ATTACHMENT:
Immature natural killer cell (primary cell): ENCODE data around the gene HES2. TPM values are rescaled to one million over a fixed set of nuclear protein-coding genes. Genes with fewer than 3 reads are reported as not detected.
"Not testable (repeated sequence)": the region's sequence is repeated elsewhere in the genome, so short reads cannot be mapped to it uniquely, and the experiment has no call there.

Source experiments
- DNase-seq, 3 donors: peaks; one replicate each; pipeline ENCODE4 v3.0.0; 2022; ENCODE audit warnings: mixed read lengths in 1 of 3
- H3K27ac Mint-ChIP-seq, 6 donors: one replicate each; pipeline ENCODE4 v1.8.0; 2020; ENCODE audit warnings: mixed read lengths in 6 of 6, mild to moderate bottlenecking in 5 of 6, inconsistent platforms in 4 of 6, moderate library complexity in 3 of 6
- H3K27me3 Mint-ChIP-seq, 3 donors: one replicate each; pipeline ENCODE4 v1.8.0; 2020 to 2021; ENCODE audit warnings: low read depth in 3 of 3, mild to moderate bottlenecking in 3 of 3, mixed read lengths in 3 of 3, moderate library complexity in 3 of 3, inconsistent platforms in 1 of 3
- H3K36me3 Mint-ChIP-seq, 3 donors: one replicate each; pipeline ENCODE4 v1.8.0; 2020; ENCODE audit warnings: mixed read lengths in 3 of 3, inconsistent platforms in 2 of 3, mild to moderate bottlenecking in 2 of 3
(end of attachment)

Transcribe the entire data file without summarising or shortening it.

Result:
Immature natural killer cell (primary cell): ENCODE data around the gene HES2. TPM values are rescaled to one million over a fixed set of nuclear protein-coding genes. Genes with fewer than 3 reads are reported as not detected.
"Not testable (repeated sequence)": the region's sequence is repeated elsewhere in the genome, so short reads cannot be mapped to it uniquely, and the experiment has no call there.

Source experiments
- DNase-seq, 3 donors: peaks; one replicate each; pipeline ENCODE4 v3.0.0; 2022; ENCODE audit warnings: mixed read lengths in 1 of 3
- H3K27ac Mint-ChIP-seq, 6 donors: one replicate each; pipeline ENCODE4 v1.8.0; 2020; ENCODE audit warnings: mixed read lengths in 6 of 6, mild to moderate bottlenecking in 5 of 6, inconsistent platforms in 4 of 6, moderate library complexity in 3 of 6
- H3K27me3 Mint-ChIP-seq, 3 donors: one replicate each; pipeline ENCODE4 v1.8.0; 2020 to 2021; ENCODE audit warnings: low read depth in 3 of 3, mild to moderate bottlenecking in 3 of 3, mixed read lengths in 3 of 3, moderate library complexity in 3 of 3, inconsistent platforms in 1 of 3
- H3K36me3 Mint-ChIP-seq, 3 donors: one replicate each; pipeline ENCODE4 v1.8.0; 2020; ENCODE audit warnings: mixed read lengths in 3 of 3, inconsistent platforms in 2 of 3, mild to moderate bottlenecking in 2 of 3